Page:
We can learn so much from just taking the time to listen.
In today's ed world, it's not uncommon to hear the words "buy-in" thrown around education tables or written in educational blog posts. Every time I hear these words put together, I want to grab them out of the air and throw them away. The truth is, if we need "buy-in" we must not be listening in the first place.
In education as in other professions most shifts in practice, changes in the way the work is done, or new initiatives, are set in motion as a result of a system challenge, a detected problem, or new information. The best decisions that are made are made through careful listening and responding (not reacting).
We're Not in Sales
When I was in my twenties, I went to purchase a car. As I walked around the lot, a salesman approached. "Can I help you?" he inquired.
"Do you have any blue cars like this one?" I asked pointing at the model I hoped to purchase.
"What?! You're going to be picky about color?" he blurted.
Well, we were done. I was buying my first new car and if I wanted to be picky about color, I was going to be picky about color.
Fast forward, a decade or two (okay maybe three), and I stood on a different car lot (never went back to the other one ---- and I've bought a lot of cars since then) admiring a white car they had showcased. The salesman came over to ask, "Do you like white?" Okay, there's some great irony here, but I'm a little put off that he asked me about the color first.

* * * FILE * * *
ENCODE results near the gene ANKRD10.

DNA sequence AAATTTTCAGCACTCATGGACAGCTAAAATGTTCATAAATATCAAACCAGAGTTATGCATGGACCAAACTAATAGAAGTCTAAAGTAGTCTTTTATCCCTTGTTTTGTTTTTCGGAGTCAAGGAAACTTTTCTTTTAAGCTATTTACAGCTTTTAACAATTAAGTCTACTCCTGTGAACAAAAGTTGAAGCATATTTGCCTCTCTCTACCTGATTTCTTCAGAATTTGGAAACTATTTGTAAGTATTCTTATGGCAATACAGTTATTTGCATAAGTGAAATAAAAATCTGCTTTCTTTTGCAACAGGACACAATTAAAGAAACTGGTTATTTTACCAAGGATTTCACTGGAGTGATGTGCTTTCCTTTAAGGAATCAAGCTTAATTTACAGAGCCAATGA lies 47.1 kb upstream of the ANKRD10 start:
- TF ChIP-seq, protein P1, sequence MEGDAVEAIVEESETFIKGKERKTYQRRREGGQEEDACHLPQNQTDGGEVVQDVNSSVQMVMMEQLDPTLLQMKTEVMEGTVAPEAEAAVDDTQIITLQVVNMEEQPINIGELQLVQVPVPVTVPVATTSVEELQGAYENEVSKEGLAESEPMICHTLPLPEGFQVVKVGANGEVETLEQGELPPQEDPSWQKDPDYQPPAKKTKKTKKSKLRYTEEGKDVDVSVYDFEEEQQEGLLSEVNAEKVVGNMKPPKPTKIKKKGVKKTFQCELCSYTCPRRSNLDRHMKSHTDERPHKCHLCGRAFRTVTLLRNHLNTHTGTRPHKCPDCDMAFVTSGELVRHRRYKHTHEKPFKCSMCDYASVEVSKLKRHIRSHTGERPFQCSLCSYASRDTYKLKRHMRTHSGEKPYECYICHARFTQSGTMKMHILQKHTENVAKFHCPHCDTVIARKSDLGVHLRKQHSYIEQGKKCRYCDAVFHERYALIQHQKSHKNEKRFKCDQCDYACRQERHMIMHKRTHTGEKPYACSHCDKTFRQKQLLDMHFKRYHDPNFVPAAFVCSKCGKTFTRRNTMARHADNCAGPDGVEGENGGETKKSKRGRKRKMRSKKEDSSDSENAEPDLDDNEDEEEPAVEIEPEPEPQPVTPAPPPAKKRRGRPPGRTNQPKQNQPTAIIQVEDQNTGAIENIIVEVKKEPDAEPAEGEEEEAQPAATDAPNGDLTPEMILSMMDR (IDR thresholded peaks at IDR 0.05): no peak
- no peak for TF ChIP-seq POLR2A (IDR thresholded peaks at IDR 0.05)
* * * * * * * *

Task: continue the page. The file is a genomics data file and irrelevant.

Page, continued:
"I'm just checking out this car," I answered. I really wasn't in the market for a car, but I couldn't help being drawn in by all the bells and whistles this car had for its price. I went back to looking at the car's interior, reading its information, and then stepped back to take a bigger look.
"I think you do like the white," his voice interrupted my thinking.
The truth is, white is my least favorite car color --- and now I have a lot more criteria when I am car shopping.
Salesmen want to sell us something; maybe they want to sell us something we don't even need.
Leaders shouldn't be salesmen, but servants who serve the people they work alongside --- this never should require "buy-in."
In education, people lead from a variety of places. The most important work is done in classrooms alongside children. In listening to professionals closest to the daily work with learners we can discover much. What works? What are the challenges teachers are working through? In my work, I have the gift of being beside teachers to listen. I work alongside teachers in classrooms, sit beside literacy coaches as they grow conversations, attend team meetings as teachers discuss student work, join professional learning opportunities, engage in conversation, and work to really listen to my colleagues. Educators know what is working, what is hard, what is needed. If we listen there are patterns across conversations, ways to support educators with the challenges they wrestle with in their learning communities. This isn't easy work we do --- and it is so much better when we do it together.
Instead of "buy-in," leaders should remember to...
- Listen In: Instead of looking for "buy in," listen in. Pay attention to what people are saying. What's working? What are the challenges?
- Share Information: Communication is essential.
- Be Responsive, Not Reactive: It is easy to look for quick fixes to challenges that arise, but if we are careful to respond instead of react we can have a greater impact.